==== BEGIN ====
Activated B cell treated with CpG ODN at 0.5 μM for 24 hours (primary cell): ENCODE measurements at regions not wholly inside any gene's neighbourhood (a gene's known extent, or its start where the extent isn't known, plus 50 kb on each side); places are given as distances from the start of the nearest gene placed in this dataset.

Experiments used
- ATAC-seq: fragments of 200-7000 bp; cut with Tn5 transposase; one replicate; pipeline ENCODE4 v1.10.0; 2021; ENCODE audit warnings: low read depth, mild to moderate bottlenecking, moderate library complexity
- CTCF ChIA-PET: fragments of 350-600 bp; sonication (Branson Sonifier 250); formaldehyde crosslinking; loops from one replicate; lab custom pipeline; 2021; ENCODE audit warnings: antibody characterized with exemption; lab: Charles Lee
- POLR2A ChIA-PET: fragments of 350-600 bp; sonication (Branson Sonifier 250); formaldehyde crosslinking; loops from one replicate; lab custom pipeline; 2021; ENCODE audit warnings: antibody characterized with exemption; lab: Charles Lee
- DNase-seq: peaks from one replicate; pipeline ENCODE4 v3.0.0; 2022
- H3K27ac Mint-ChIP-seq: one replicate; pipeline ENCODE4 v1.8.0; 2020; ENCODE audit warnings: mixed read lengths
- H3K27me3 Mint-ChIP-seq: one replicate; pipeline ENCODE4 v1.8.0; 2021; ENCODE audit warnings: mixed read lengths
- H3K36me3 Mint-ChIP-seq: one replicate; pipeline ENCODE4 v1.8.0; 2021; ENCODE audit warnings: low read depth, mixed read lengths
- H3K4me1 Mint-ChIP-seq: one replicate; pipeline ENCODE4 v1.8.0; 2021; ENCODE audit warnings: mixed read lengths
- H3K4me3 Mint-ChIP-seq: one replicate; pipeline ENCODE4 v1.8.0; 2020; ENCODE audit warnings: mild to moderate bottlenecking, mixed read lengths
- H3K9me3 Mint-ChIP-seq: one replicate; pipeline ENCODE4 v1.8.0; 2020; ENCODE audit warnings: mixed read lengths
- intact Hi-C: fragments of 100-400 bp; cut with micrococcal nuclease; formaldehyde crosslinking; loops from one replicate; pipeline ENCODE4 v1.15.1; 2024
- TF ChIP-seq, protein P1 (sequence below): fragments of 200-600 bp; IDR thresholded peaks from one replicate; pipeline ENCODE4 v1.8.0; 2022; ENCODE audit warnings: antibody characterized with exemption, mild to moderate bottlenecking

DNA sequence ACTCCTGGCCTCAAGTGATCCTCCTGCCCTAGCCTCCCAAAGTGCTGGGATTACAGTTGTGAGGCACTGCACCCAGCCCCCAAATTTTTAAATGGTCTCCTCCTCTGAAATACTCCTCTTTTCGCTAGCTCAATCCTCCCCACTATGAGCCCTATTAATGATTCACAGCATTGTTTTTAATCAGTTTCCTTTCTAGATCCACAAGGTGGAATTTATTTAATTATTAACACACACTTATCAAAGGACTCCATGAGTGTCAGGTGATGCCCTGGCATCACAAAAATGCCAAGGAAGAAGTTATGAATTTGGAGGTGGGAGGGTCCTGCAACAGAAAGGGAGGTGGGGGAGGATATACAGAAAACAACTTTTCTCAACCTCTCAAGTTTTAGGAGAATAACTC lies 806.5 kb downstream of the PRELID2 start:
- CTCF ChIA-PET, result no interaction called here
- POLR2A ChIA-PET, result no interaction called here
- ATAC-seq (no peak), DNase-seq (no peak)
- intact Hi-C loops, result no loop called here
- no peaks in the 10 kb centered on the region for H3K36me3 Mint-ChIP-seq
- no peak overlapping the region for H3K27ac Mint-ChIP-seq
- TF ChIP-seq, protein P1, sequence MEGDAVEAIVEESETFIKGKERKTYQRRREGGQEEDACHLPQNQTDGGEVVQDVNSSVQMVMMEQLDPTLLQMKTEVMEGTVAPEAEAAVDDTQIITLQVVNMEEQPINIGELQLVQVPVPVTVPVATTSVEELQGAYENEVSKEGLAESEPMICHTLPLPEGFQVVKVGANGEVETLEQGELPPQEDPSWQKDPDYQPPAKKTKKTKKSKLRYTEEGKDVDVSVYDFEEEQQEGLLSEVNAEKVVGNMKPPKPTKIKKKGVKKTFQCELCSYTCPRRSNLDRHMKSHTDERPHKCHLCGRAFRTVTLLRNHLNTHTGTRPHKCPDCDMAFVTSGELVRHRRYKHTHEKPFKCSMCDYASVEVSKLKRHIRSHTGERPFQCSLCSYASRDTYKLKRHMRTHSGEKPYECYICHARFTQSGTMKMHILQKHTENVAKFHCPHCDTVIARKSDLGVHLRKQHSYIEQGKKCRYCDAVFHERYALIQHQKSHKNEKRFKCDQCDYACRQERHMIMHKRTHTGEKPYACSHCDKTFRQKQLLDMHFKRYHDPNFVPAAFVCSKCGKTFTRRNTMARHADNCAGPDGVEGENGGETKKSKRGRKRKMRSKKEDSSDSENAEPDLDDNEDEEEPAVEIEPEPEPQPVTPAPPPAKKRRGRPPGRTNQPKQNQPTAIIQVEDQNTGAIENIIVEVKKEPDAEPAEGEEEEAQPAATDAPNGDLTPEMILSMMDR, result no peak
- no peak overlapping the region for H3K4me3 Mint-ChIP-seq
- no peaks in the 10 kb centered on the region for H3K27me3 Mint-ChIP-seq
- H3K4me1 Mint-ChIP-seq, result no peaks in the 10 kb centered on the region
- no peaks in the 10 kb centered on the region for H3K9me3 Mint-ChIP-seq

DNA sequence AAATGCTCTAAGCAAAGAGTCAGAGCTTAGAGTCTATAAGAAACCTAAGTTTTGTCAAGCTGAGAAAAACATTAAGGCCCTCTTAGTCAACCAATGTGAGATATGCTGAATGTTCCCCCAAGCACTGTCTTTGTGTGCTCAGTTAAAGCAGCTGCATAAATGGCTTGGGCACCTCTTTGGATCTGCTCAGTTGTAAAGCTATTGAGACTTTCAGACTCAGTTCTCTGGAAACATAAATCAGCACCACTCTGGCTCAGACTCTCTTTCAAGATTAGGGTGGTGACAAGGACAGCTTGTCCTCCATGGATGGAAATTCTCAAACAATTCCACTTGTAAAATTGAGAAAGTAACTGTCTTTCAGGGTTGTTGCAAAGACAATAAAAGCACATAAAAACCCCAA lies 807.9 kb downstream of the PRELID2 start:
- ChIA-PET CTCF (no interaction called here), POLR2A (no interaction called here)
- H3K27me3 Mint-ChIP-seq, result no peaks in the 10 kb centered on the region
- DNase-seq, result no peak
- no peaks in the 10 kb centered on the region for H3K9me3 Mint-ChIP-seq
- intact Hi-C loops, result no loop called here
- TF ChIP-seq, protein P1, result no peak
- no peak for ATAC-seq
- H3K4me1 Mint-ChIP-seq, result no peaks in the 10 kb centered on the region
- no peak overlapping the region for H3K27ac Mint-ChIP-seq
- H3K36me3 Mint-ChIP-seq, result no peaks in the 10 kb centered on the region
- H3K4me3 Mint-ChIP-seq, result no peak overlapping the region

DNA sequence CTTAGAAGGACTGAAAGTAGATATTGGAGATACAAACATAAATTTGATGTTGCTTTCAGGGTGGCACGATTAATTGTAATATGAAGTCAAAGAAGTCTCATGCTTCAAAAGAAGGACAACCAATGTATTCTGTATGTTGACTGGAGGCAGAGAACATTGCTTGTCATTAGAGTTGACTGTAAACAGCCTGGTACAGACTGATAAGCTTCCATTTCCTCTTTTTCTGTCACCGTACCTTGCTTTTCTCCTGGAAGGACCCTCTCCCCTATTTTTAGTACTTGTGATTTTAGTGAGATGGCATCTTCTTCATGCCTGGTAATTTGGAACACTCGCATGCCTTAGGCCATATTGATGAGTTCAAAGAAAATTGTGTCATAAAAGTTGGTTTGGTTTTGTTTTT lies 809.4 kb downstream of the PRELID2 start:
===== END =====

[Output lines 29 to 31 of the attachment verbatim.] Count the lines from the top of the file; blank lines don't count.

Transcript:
- H3K27me3 Mint-ChIP-seq, result no peaks in the 10 kb centered on the region
- DNase-seq, result no peak
- no peaks in the 10 kb centered on the region for H3K9me3 Mint-ChIP-seq